• Kregoth says:

      Exactly, who cares what the US is calling it. The whole point is that it will be much easier for anyone outside of the United State to participate as a “Athlete” for LoL tournaments. That means more people can join, larger events, and far more international awareness. This is a GOOD thing for competitive gaming, and gaming in general. Having this happen is also very good for the general public’s view on gaming. We will hopefully slowly be seeing less “games are bad!”

      I hope more stuff like this happens “not like this exactly”, but seeing more public recognition that games are a healthy normal part of life, is a good damn thing!

      Edit: Though the Tax these “Athletes” will have to pay is pretty damn stupid as I am sure The US is capable of taking their money :( It’s just nice to see that it’s easier for participants to be able to play in one spot.

  19. Vraptor117 says:

    So Riot paid some senator or bureaucrat a shitload of money to make it easier for them to bring workers in from overseas. This is not new; practically every tech company does this.

  20. Octuplex says:

    I only have one thing to say about this whole thing, bathed in pedantic semantic debate.

    Good for them. They worked hard to get where they are, they deserve to be recognized for their achievements.

  21. Friend says:

    For a gaming website frequented by gamers, there’s a surprising amount of vitriol directed towards gamers who benefit from one of the rare legal concessions thrown our way.

  22. Bhazor says:

    I’ve always thought the best way to ruin a game is to turn into a sport just look at modern football (the proper kind, not “rugby for cowards”) with all the nonsense that surrounds it. Back to jumpers for goal posts I say.

    • The Random One says:

      Bah! If you want to play REAL football, get four villages, dig a hole into each one, die a cow’s inflated bladder a bright shade of red and have at it.

  23. Vermintide says:

    I like how you chaps in the comments are having enlightened pedantry discussions about what is and isn’t an athlete, and it’s repercussions for perspectives of e-sports and gaming at large, but I didn’t get past the first line.

    “As a US citizen, it’s my sacred duty to hate the US government more than just about anyone”

    Really? Not to drag out the old anti-US dead horse, but that’s just very short sighted. I can’t even get over it knowing it’s the opening gag of a comedic article, it just sticks out too much.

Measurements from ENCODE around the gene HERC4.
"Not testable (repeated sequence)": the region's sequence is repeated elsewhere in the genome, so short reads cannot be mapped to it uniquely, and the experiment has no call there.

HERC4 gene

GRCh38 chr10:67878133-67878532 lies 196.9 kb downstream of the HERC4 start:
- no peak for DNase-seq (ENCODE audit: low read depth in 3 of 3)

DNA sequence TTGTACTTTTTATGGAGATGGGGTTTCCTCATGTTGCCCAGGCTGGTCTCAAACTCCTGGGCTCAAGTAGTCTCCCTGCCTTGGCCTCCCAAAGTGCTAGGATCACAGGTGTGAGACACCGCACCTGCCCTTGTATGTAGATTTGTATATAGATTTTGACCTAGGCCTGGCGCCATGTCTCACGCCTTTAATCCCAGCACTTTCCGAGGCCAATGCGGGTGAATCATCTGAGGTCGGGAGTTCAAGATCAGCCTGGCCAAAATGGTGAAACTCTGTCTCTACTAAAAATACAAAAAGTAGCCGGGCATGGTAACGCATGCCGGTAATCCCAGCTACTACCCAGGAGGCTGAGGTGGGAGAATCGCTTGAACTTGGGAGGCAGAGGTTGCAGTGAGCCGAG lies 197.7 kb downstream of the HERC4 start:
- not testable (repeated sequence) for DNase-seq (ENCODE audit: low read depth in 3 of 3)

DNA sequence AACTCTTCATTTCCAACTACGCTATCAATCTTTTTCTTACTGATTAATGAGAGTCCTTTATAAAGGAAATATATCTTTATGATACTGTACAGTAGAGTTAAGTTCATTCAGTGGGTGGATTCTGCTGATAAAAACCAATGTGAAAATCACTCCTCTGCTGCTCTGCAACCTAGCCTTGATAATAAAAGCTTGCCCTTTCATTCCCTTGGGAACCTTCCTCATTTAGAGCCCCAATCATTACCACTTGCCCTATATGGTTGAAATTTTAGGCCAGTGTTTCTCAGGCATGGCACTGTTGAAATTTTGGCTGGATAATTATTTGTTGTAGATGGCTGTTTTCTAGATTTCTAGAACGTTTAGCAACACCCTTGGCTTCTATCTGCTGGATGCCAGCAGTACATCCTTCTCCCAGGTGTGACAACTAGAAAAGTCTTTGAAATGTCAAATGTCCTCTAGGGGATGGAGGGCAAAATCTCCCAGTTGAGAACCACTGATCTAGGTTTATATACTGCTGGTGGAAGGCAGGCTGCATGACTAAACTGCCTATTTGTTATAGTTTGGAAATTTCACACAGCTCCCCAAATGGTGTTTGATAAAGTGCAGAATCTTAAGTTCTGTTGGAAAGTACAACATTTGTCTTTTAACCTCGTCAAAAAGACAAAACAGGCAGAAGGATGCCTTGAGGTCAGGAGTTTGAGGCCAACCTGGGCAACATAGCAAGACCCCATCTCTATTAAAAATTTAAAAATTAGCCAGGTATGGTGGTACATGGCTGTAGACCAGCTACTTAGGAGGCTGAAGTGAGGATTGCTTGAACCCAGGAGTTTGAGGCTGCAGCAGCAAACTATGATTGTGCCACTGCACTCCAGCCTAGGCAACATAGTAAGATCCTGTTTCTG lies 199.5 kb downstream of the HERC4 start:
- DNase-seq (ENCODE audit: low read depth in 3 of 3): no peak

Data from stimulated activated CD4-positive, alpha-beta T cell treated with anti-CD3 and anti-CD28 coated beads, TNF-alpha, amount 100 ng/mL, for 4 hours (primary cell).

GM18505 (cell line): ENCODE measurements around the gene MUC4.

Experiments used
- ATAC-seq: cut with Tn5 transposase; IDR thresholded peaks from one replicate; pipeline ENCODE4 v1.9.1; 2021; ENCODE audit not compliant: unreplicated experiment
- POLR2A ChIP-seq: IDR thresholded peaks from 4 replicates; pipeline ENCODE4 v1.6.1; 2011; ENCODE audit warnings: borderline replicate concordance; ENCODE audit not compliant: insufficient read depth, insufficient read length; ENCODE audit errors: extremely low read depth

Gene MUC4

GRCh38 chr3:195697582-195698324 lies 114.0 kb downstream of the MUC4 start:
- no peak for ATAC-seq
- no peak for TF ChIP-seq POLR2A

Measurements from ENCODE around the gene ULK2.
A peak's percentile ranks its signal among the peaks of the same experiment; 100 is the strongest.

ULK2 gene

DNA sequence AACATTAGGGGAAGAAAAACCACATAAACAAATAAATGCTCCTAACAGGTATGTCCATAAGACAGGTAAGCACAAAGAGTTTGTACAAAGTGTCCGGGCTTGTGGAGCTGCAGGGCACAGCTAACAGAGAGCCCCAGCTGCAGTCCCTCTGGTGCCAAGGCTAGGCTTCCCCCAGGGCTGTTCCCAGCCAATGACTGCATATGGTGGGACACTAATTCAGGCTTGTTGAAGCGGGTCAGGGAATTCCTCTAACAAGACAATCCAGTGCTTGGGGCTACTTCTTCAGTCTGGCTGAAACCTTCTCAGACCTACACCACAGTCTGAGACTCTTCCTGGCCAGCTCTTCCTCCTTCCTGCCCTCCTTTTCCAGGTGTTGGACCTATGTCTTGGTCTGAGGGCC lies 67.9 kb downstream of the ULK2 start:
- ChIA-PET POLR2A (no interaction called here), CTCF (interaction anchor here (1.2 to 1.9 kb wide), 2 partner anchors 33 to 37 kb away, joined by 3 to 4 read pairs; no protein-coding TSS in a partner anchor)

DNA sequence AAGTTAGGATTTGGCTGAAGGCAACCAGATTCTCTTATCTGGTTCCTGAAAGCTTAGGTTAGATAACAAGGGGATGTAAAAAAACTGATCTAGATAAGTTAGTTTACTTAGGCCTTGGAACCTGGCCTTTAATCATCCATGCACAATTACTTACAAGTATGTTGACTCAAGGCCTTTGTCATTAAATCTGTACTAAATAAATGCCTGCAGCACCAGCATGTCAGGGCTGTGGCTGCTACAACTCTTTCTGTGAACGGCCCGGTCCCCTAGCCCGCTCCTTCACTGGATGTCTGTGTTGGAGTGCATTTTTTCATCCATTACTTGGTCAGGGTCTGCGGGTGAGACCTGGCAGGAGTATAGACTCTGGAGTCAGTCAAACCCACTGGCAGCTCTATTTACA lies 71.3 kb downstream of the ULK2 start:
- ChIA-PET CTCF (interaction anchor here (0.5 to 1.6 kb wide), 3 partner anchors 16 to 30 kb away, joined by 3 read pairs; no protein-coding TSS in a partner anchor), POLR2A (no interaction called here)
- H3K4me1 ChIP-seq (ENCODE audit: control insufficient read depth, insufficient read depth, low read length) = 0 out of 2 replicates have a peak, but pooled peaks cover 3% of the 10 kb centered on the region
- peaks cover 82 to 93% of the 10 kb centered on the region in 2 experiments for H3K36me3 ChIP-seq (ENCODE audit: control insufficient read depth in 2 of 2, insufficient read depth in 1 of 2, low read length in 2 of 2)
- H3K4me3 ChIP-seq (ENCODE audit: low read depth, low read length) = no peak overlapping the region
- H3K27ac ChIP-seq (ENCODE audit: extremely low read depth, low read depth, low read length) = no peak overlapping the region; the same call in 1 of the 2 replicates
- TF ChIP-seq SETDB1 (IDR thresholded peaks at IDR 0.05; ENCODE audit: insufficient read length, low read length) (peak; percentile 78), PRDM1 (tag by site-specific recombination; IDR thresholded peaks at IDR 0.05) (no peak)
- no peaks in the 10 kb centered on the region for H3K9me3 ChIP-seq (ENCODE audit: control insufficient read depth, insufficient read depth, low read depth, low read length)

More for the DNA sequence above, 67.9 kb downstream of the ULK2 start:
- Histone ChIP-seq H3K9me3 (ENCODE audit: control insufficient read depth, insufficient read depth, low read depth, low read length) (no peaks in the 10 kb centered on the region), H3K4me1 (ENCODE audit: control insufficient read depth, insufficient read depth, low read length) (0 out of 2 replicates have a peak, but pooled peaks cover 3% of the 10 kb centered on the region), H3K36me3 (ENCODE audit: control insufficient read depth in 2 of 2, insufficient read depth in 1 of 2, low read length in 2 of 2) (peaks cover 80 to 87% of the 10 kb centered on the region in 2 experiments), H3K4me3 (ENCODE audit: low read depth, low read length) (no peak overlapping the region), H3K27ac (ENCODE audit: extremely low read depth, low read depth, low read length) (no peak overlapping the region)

• The Random One says:

      The US is pretty much the only country for which the “No one hates [country] more than us [country] citzens!” doesn’t work, ain’t it?

  24. Snack says:

    We should expect more regulations and taxation? That’s what happens when the G man get’s involved.

  25. HaVoK308 says:

    Referring to a person who plays games as an athlete, is somehow a win? Must only appeal to people who lack real athletic ability. What’s next, game critics are part of the working class?

  26. Haecid says:

    Anyone else frequent this site because it’s a great source of PC news but most often just straight-up disagree with them and their opinions?

    • Mario Figueiredo says:

      Of course. On what website that doesn’t happen?
      If I always agreed with reviews and opinions of all the RPS staff, I’d probably suffer from some kind of identity disorder.

      Besides, what’s the motivation in looking for agreement with a blog/review website? You don’t need for your own ideas to be validated by someone else. You need for them to be challenged and, in the battle that follows, either be reinforced or changed.

  27. fish99 says:

    If LOL players are athletes, I demand an immediate drug testing regime.

  28. Jraptor59 says:

    This is sickening. It shows how delusional people in the USA are, and how corrupt the legal system is. It reminds me of a giant, ponderous slob of a child, crying after it loses a foot race in school and having mommy put a “I’m a Winner!” label on his shirt.

  29. Shieldmaiden says:

    Whether you like it or not, playing competitive video games at a professional level is a legitimate way to make a living. The nature of the tournaments means that international travel is required and the US government has just facilitated that using an existing system that, while arguably not a perfect fit, certainly does the job.